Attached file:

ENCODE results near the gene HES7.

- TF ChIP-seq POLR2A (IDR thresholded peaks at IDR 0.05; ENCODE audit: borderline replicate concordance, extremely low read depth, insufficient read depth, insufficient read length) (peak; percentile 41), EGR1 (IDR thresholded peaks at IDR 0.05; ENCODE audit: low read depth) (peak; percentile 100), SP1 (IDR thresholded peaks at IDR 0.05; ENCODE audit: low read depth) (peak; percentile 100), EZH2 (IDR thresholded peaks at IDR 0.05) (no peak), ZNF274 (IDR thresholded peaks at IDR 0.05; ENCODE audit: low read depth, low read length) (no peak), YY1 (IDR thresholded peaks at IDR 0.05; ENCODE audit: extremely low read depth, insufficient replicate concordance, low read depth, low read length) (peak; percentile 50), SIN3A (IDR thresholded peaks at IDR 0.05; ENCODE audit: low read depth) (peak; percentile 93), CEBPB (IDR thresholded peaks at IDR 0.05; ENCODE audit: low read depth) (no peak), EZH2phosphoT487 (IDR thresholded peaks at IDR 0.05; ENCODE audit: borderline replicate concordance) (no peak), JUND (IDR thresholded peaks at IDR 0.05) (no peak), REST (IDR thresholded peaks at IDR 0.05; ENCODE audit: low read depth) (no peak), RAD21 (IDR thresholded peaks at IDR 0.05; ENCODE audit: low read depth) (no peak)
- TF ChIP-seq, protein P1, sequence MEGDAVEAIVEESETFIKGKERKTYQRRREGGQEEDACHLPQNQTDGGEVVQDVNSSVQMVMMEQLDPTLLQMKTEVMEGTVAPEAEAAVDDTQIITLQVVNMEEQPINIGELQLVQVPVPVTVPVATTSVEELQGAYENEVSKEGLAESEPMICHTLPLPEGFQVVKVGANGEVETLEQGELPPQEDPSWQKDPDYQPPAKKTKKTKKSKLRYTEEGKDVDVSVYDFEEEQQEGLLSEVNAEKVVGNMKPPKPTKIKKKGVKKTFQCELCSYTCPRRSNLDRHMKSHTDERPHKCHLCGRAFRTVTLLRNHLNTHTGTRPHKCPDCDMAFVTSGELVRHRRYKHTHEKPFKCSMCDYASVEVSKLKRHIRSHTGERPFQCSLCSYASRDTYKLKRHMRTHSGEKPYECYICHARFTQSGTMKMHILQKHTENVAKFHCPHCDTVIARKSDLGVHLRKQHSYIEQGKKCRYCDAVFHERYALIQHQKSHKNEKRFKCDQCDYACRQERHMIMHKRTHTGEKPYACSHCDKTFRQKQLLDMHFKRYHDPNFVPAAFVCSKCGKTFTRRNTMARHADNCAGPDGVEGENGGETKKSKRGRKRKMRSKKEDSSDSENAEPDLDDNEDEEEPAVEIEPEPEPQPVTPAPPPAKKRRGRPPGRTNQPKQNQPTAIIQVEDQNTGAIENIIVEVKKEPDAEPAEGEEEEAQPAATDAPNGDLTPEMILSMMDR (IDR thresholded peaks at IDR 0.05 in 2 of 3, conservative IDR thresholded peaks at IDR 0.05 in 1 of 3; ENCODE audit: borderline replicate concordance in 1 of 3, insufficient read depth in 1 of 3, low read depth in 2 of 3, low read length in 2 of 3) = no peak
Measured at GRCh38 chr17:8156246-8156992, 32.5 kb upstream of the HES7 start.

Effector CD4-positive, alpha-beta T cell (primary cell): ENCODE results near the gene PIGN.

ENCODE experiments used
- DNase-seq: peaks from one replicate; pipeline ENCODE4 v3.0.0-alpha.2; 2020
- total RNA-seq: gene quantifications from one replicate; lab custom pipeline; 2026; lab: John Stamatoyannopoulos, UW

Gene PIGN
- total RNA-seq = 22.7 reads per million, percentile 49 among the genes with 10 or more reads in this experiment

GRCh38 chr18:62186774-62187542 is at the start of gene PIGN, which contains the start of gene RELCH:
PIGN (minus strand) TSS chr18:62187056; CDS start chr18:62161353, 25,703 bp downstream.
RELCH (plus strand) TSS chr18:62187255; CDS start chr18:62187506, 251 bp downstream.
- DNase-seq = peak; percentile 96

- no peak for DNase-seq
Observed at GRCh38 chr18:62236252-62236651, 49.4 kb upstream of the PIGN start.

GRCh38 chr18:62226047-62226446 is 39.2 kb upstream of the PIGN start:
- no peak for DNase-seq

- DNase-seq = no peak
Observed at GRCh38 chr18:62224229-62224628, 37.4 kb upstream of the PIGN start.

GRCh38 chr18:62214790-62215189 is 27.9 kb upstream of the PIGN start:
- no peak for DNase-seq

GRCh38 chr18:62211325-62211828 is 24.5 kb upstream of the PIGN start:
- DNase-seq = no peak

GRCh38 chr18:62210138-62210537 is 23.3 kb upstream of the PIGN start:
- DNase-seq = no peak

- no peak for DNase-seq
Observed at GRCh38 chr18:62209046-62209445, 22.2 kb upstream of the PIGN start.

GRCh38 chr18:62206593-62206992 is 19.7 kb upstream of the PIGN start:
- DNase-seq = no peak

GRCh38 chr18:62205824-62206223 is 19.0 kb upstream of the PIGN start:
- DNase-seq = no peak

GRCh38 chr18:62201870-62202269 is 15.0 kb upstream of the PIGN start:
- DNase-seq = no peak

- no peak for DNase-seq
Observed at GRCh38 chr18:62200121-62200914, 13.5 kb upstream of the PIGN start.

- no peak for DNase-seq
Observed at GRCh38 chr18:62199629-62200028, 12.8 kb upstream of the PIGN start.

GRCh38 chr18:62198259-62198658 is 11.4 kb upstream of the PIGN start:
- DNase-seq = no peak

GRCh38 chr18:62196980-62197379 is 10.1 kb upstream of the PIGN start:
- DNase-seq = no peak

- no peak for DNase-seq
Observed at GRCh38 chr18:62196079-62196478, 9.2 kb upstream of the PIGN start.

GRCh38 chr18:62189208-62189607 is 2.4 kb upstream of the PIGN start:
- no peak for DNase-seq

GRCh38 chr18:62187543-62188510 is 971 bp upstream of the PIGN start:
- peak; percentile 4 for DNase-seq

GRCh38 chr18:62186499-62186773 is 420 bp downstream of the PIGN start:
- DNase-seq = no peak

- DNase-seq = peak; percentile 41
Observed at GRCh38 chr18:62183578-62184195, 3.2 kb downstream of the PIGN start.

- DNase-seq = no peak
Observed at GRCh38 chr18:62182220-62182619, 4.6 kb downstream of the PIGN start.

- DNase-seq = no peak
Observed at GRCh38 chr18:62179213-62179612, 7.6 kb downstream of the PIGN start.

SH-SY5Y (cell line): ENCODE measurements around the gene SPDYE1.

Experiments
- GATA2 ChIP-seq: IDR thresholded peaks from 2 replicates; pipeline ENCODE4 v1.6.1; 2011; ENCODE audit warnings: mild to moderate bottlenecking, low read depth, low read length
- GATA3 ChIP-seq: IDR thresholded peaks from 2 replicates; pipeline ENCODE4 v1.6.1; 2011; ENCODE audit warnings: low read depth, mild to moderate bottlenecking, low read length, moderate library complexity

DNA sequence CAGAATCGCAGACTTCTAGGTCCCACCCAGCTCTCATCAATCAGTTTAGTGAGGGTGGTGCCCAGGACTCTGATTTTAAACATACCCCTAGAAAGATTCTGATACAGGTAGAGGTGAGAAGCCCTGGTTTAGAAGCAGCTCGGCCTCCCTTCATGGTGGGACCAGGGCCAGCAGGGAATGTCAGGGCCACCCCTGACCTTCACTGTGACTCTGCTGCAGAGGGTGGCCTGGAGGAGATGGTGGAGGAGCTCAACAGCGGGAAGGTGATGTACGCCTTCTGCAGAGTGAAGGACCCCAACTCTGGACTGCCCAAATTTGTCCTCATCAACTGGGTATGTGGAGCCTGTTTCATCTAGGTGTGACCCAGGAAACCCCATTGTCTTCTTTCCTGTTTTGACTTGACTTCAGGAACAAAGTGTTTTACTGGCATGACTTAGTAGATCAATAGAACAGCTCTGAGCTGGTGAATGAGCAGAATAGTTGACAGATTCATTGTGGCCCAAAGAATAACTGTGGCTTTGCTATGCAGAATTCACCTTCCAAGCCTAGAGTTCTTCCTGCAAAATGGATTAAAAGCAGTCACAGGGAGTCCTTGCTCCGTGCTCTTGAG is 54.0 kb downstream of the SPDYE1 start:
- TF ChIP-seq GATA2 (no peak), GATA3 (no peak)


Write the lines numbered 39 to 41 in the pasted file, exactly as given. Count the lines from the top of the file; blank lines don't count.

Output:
GRCh38 chr18:62198259-62198658 is 11.4 kb upstream of the PIGN start:
- DNase-seq = no peak

GRCh38 chr18:62196980-62197379 is 10.1 kb upstream of the PIGN start: